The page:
Pulmonary - Critical Care Associates
of East Texas

Jeffrey M. Shea, M.D., F.C.C.P.
                              Venkatesh Donty, M.D.

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Peak Flow Meter

What Is a Peak Flow Meter?

A peak flow meter is a small, easy-to-use instrument that enables you to measure lung function at home, at work " wherever you go. The peak flow meter measures how fast a person can blow out air after a maximum inhalation. This is called the peak expiratory flow rate, or PEFR.

Why Use a Peak Flow Meter?

People with asthma cannot always feel the early changes taking place in their airways because these changes often occur gradually. By the time symptoms of asthma develop, a person can be experiencing a 25 percent or greater decrease in lung function.

The peak flow meter can serve as an early warning sign and in some cases may show a decrease in lung function one to three days before other respiratory symptoms become evident. This is important because once you know your lung function is declining, you can take steps to prevent an episode. The peak flow numbers, along with early warning signs, can be used to make decisions about asthma treatment. Most asthma experts agree that people with asthma need an objective means of assessing the severity of their condition. Pulmonary function studies are costly and impractical for home use; the peak flow meter provides a good alternative. It is an inexpensive, practical way to measure lung function.

The peak flow measures how fast you can blow air out after taking a deep breath. This measurement, which is read as a number, may reflect the amount of obstruction in the airways. Monitoring the peak flow numbers can help you and your clinician assess your lung function and the state of your asthma. It is a valuable number to use in making decisions about the following:

1.Effectiveness of asthma medications. 

2.Adding or stopping medication(s). 

3.When to seek emergency care. 

4.Environmental control measures. 

5.Personal assessments.

Using Peak Flow Numbers to Make Treatment Decisions

Height, sex and age determine predicted peak flow values. Manufacturers usually supply graphs with standard values. You can use these as initial guides until you and your clinician define your "personal best." Determine your "personal best" by recording the values for two weeks when your asthma is under good control. Use the highest number you can regularly blow (after a bronchodilator treatment if prescribed.) Asthma is controlled when you do not experience asthma symptoms (including nighttime symptoms) and you maintain a normal level of activity. Peak flow values typically are highest in the midday or early evening, so use these readings to determine your personal best.

Once you've determined your personal best, it may be helpful for you and your clinician to establish zones. Zones will cue you about how well you are breathing. The zone system can be compared to the colors of a traffic light:

Green Zone (80%-100% of personal best) signals ALL CLEAR.

  • This indicates good lung function. Follow the routine treatment plan for maintaining asthma control.

Yellow Zone (50%-80% of personal best) signals CAUTION.

  • You may need more aggressive medical management for asthma. This may include a temporary increase in bronchodilator and inhaled steroid medicines, an oral steroid burst or other medicines as prescribed by your physician.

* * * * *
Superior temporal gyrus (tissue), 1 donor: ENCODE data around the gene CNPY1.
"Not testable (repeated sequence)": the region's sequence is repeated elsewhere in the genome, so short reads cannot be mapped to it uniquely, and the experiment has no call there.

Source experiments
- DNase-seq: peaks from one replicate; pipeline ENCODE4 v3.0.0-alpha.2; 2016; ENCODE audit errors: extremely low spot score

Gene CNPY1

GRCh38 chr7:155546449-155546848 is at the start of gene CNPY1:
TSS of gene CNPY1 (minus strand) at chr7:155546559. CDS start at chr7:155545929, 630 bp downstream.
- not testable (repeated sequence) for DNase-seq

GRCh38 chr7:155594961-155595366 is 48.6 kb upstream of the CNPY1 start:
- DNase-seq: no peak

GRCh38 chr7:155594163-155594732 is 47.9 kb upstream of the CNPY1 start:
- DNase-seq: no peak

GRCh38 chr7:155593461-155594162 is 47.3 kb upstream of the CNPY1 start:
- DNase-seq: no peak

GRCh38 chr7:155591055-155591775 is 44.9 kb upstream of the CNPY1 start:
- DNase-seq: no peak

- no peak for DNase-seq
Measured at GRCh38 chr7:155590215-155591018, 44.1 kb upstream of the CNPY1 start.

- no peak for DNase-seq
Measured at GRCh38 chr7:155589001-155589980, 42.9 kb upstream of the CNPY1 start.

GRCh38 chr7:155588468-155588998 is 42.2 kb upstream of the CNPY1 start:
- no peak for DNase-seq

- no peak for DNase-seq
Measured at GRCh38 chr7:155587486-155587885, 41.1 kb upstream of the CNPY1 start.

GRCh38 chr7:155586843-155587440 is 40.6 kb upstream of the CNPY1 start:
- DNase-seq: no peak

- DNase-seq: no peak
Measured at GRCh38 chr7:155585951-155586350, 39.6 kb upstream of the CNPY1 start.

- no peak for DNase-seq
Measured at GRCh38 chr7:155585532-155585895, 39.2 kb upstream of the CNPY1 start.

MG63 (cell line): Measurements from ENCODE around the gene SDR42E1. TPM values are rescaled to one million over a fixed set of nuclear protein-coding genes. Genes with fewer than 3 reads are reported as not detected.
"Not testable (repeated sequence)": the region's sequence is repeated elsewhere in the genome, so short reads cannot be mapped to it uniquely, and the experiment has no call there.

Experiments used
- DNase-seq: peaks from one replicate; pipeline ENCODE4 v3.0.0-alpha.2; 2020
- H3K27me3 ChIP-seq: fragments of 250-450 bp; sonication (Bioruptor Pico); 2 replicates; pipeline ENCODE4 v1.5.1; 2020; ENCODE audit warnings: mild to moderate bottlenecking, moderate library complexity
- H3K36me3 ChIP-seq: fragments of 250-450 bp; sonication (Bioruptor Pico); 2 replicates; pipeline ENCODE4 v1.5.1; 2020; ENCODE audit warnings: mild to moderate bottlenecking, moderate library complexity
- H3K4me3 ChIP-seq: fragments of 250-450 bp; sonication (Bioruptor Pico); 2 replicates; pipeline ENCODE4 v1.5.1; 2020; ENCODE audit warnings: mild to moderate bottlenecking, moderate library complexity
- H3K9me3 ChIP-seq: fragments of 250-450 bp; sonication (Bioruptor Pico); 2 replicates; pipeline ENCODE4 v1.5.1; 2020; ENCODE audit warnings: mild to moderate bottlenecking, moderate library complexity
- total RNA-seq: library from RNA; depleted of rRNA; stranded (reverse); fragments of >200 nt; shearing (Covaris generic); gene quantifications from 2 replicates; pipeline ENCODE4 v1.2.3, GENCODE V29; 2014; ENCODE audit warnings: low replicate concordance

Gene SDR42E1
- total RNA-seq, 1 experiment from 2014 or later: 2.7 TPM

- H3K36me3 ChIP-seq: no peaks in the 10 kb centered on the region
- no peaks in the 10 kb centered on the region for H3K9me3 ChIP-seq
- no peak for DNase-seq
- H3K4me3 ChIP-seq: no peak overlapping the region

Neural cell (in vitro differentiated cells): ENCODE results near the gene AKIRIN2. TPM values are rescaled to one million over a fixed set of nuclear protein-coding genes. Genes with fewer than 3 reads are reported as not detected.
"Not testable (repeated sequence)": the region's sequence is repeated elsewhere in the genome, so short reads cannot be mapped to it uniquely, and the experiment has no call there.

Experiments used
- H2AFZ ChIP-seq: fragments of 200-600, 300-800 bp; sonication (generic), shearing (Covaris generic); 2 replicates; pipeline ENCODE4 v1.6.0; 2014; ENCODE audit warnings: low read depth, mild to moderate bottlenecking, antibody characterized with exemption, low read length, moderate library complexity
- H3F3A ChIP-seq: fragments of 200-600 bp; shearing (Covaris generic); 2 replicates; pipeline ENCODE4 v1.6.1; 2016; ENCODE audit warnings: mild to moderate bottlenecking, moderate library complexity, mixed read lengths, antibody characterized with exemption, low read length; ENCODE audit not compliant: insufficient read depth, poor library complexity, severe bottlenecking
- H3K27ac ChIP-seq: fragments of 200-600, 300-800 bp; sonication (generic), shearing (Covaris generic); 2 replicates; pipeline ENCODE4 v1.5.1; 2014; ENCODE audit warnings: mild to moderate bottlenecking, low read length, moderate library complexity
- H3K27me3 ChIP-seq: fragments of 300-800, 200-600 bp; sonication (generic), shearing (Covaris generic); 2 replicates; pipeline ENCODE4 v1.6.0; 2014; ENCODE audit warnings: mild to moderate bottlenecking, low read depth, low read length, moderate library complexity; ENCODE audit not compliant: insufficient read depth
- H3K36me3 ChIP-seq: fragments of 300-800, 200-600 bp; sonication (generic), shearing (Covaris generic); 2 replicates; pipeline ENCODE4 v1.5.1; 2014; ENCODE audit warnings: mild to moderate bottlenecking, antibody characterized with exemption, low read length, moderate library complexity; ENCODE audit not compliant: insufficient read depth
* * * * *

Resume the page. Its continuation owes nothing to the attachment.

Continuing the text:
Red Zone (50% or less of personal best) signals a MEDICAL ALERT!

  • You need immediate treatment with an inhaled bronchodilator. Notify your physician or seek emergency care if peak flow numbers do not immediately return and stay in the yellow or green zones.

You can mark your peak flow meter with colored tape, dots or lines to indicate the green, yellow and red zones. Remember that the peak flow percentages we suggest are guidelines only. Establish your peak flow zones with your clinician.

It can be helpful to record peak flow values on a graph or in a diary. The peak flow information should supplement record keeping of your asthma symptoms, use of inhaled medications, activity level and nighttime awakenings due to asthma. This allows you and your clinician to monitor trends that may indicate changes in lung function. Persons whose numbers frequently fluctuate or slowly drop may need a change in their daily medications.

When to Use a Peak Flow Meter

The frequency that you record peak flow numbers depends upon the severity of your asthma, the season, your pattern of symptoms and other factors specific to you. Persons with moderate, severe or unstable asthma may need to record peak flow values before and after bronchodilator treatment twice a day (morning and evening). Individuals with mild or stable asthma may only need to use their peak flow meters two to three times a week. However, peak flow readings should be taken daily when you:

Are exposed to asthma triggers (such as allergens, smoke and other environmental irritants), or have a respiratory infection, or have changes in medical therapy.

How to Use the Peak Flow Meter

Slide the marker down as far as it will go. This sets the meter at zero.





Stand up.





Take a deep breath with your mouth open.





Place the meter in your mouth and close your lips around it with your tongue away from the hole. Keep your fingers away from the markings. Blow out once as hard and fast as you can.




Don't touch the marker then write down the number you get.





  1. Repeat twice. First reset the marker to zero each time. Write down the number each time. Your peak flow is the highest of these three numbers.





It is important to know that peak flow numbers are effort dependent. This means you must put forth a good effort to have reliable, consistent results.

To clean your peak flow meter, follow the manufacturer's directions.


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